The need for companies to have a predetermined plan in place in the event of grand-scale data theft has been highlighted by recent events. On August 17, 2007, the job-search website Monster.com discovered that invaders had stolen the personal information of approximately 1.3 million of its users.

Hackers infiltrated Monster’s password-protected resume library using credentials stolen from clients. Monster was informed of the issue by the Internet security company Symantec. Within days Monster’s security team had identifi ed the rogue servers, and the Web-hosting company shut them down by the morning of August 21st.

Based on the security team’s review, the breach was limited to names, addresses, phone numbers, and e-mail addresses. However, on August 21st, Symantec reported that it had discovered copies of scam e-mails that the hackers used in their attempt to obtain more meaningful information such as fi nancial data. The hackers were posing as offi cial recruiters acting through the website and asking recipients to provide information such as bank account numbers. These e-mails also contained links that could infect a recipient’s computer with dangerous software if clicked on.

Monster did not begin to inform users about the data theft until August 22nd, fi ve days after it had initially discovered the breach and a day after Symantec issued its report. While this might seem like a reasonable delay, it is unclear whether Monster’s response was timely enough to avoid liability.

Monster is not alone in falling victim to these crimes. On June 1, 2007, 17,000 past and present employees of Pfizer received a letter advising them of the unauthorized disclosure of their names, social security numbers, and, in some instances, addresses and bonus information to one or more third parties. On June 29th, a class action was commenced on behalf of these employees alleging that Pfizer had breached fi duciary duties owed to the class members and violated Louisiana’s Database Security Breach Notifi cation Law by failing to maintain the privacy of the employees’ information.

The amount of time Pfizer waited to inform the class members of the unauthorized disclosure will be a crucial issue in that litigation. Indeed, the complaint alleges that Pfizer breached its “duty to timely inform the class members of the unauthorized disclosure of their private information so that the class members could take appropriate measures to avoid unauthorized use of their private information and monitor their credit reports for fraudulent charges.” If Pfizer has an up-to-date protocol in place to deal with this kind of data theft, it may be able to limit any recovery stemming from the alleged breach of this duty.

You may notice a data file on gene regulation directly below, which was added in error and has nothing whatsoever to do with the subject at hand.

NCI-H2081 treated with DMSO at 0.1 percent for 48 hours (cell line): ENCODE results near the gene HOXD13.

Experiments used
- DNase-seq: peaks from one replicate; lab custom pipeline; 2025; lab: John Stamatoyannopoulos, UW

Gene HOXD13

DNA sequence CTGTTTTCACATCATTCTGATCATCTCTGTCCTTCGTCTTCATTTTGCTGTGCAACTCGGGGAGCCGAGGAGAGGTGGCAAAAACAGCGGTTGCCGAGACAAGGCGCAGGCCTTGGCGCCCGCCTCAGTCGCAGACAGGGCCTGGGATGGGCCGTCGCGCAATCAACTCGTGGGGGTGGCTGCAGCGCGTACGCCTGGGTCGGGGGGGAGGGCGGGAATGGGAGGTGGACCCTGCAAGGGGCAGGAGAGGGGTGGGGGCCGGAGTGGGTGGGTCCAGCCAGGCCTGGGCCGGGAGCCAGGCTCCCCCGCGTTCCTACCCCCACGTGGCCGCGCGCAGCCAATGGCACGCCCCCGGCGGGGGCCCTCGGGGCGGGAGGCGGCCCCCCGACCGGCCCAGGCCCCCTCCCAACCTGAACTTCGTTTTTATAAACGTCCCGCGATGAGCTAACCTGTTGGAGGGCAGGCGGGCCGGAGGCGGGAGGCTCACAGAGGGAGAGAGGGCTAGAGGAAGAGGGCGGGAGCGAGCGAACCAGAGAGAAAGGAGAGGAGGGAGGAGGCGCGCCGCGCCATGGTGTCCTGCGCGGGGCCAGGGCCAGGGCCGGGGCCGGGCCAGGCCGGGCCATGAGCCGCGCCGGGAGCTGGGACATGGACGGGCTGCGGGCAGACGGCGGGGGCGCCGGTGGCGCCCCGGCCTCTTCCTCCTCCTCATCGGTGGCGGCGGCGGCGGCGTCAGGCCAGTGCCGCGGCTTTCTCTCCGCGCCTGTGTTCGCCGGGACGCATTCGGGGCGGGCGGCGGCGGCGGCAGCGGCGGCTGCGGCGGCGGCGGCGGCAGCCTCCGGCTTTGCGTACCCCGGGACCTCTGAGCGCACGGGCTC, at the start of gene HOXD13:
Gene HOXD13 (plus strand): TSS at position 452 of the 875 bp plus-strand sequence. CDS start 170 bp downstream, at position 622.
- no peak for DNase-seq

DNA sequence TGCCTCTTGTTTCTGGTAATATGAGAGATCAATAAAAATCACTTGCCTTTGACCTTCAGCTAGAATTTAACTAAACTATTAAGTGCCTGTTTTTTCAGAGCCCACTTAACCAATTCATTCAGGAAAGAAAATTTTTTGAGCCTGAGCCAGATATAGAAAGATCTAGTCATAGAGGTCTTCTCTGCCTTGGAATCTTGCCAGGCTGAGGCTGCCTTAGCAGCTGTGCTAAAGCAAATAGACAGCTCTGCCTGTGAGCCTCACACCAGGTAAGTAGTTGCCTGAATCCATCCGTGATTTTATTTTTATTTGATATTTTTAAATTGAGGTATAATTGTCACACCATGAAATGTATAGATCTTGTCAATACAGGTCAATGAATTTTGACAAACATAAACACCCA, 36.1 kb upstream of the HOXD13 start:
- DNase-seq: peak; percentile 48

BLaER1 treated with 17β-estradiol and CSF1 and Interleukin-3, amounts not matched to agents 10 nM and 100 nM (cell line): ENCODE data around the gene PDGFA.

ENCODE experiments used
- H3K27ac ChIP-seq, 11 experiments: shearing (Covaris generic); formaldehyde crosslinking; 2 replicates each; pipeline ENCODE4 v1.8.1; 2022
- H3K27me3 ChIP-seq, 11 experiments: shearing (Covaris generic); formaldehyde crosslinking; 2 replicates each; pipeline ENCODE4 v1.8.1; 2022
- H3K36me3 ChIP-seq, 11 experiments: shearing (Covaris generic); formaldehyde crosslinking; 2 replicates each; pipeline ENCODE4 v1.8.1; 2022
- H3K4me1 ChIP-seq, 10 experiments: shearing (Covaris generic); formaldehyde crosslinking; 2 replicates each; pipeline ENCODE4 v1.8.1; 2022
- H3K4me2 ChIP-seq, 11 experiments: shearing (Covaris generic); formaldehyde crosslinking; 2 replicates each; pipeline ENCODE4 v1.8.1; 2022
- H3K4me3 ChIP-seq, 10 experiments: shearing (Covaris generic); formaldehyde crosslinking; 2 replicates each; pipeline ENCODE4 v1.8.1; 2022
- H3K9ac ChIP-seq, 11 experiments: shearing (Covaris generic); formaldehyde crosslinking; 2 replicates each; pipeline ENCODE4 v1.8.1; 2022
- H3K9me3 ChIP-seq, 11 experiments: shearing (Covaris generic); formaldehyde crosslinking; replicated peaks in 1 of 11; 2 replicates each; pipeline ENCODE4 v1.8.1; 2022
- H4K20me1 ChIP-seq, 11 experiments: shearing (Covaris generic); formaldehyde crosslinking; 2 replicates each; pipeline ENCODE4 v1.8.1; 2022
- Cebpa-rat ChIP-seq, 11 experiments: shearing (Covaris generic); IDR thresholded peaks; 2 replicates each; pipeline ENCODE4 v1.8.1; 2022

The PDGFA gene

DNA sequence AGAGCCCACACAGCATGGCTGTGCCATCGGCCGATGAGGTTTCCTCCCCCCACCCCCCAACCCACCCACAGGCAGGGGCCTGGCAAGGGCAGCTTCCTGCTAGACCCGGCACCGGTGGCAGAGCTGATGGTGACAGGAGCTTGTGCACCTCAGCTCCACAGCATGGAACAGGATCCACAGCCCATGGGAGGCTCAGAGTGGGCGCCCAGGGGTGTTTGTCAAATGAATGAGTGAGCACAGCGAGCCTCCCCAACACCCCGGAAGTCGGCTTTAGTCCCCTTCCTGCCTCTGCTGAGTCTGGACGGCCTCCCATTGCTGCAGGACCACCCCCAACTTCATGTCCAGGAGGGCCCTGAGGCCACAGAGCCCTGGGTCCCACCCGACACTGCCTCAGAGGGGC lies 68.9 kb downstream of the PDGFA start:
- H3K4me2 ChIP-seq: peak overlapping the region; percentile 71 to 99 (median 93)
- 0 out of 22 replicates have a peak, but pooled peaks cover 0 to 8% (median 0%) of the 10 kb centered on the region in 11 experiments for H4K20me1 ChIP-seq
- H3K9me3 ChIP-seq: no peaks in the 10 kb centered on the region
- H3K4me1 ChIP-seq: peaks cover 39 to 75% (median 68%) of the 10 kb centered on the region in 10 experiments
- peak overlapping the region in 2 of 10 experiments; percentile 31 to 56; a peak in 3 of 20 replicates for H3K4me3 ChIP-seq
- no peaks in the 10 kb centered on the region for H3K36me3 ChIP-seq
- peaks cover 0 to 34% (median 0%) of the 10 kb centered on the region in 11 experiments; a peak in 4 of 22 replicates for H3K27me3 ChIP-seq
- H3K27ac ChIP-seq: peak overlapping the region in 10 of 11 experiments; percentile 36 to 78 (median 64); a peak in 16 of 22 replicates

While there is plenty of incentive to maintain an updated protocol to deal with data theft under the relevant legislation as it exists today, there are strong indications that those incentives are going to become even more compelling in the near future. Legislation is evolving in such a way that plaintiffs will be able to recover for harms that are not currently legally cognizable.

For example, while many states do not yet recognize the cost of credit monitoring in the wake of a data security breach to be a cognizable injury (see Pisciotta v. Old National Bancorp, No. 06-3817, 2007 U.S. App. LEXIS 20068 (7th Cir. Aug. 23, 2007)), federal legislation that would explicitly do so was recently proposed. The stated goal of the Identity Theft Enforcement and Restitution Act of 2007 is to “enable increased federal prosecution of identity theft crimes and to allow for restitution to victims of identity theft.” If this bill is passed, 18 U.S.C. § 3663(b) would be amended to force defendants convicted of identity-theft crimes to “pay an amount equal to the value of the time reasonably spent by the victim in an attempt to remediate the intended or actual harm incurred by the victim from the offense.”

The Identity Theft Enforcement and Restitution Act signals the increasing legal recognition of the damage incurred when a victim’s personal information is wrongly accessed and a resolve to amend the laws to punish those in a position to prevent such wrongful access. In light of these expanding legal rights, companies that maintain large databases of personal identifying information (“PII”) must have predetermined plans in place to deal with the likelihood of a security breach. Such plans allow companies to respond promptly and proportionately to data theft, minimizing the potential exposure to liability. Companies forced to analyze the issue for the fi rst time in the hectic period after such a breach risk delays and errors that could easily translate to unnecessary civil liability.

Current and Proposed Data-Theft Legislation